How to jump on a bandwagon and do it well… Art for Writers
This young woman might be a resident of the gothic house I featured in last week’s art for writers post but I chose this painting by John Everett Millais because it’s highly likely that it was inspired by a novel.
When Wilkie Collins’ The Woman in White first appeared in installments in Charles Dickens’s periodical All the Year Round the criticis didn’t like it. Readers, however, loved it. They went mad for it.
Manufacturers produced Woman in White perfume, cloaks and bonnets, there were Woman in White waltzes and quadrilles and Walter (the name of the hero) became a popular boy’s name. Collins was flooded with fan mail and bets were made on what would happen in the next installment. When it was published in book form in the summer of 1860 the entire print run of 1000 sold out on the first day. It hasn’t been out of print since.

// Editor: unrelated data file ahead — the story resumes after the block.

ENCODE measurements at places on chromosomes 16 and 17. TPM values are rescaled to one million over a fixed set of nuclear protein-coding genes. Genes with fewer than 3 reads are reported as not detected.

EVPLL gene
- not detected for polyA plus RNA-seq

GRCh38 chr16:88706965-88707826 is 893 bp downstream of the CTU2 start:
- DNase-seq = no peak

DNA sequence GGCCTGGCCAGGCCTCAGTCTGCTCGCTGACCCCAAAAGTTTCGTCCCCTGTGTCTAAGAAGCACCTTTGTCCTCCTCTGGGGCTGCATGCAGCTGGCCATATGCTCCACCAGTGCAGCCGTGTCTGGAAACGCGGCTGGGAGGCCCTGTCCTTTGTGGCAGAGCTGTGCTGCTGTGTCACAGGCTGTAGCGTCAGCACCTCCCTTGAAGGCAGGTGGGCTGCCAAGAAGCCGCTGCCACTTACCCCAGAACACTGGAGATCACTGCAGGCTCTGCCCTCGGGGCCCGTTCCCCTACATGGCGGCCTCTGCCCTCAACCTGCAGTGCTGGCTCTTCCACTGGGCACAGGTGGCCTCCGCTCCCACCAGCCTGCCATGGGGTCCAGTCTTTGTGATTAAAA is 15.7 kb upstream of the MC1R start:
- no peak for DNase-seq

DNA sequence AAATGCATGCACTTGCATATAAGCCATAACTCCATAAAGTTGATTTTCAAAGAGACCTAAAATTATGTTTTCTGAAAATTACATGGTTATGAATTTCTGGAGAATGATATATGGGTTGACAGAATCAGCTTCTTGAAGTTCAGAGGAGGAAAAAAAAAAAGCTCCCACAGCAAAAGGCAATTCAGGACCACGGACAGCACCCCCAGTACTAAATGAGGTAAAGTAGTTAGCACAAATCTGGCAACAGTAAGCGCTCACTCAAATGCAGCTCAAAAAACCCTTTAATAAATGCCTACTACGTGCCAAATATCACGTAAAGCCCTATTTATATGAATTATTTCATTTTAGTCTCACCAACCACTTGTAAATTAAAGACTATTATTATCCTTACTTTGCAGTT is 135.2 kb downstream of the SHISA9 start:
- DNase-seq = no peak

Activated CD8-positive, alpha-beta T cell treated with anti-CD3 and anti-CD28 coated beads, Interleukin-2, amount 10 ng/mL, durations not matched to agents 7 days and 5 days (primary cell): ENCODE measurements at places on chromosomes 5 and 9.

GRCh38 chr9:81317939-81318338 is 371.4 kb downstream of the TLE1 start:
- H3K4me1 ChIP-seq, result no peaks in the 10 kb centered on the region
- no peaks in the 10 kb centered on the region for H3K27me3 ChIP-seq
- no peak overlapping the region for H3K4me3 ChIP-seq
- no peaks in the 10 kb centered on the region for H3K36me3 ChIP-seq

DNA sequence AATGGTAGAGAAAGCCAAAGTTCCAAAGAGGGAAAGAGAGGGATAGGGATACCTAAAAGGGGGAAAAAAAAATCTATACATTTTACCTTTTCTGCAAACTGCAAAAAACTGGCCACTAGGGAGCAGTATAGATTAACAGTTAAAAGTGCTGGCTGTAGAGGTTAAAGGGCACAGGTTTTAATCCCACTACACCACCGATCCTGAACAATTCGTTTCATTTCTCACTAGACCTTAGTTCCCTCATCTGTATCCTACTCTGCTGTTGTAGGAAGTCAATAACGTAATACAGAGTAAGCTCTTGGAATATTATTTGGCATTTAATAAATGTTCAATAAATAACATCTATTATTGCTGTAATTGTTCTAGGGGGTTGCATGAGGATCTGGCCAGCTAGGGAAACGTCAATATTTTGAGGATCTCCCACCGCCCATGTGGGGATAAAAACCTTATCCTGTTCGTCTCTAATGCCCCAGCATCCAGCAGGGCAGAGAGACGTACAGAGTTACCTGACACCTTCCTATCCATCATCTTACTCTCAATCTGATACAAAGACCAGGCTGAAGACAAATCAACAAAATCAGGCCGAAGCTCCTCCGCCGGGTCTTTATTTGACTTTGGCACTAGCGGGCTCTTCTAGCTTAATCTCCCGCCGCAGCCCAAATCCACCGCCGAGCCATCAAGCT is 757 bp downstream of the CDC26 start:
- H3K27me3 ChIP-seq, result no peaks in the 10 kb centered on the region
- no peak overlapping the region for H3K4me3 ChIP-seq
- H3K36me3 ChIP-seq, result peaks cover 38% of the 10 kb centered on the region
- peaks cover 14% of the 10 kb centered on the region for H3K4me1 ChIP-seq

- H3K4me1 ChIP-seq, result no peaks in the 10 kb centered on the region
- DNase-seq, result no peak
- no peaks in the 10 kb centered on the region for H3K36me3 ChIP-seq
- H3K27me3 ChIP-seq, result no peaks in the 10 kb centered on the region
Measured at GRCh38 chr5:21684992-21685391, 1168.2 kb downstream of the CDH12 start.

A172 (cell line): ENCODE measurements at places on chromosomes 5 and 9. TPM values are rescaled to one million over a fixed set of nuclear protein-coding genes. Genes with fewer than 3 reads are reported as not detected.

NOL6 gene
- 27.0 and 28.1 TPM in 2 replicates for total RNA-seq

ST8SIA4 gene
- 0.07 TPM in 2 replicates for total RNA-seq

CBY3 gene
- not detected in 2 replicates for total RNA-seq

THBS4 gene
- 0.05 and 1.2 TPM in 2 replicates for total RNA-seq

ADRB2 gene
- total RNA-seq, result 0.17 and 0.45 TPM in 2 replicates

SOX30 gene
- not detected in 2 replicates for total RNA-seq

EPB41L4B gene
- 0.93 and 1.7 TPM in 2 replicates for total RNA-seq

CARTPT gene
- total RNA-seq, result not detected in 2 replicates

If you haven’t read it, put it on your summer reading list. It’s a suspense novel, a mystery packed with cliffhangers. Get past the Victorian turn of phrase and you have a thumping good holiday read.
Back to Millais’ painting…Saying he was jumping on a bandwagon is perhaps unfair, but he was working with the popular ideas of his day, a fascination with the occult and the ‘other’. And he produced something special out of it, setting himself a huge challange: painting wide open eyes that can’t see. I think he’s suceeded (although the title helps: The Somnambulist).
So, as writers there’s nothing wrong with seizing on fashionable trends as long as what we produce is good (no pressure, then) and adds something, something of ourselves, not a secondhand someone else.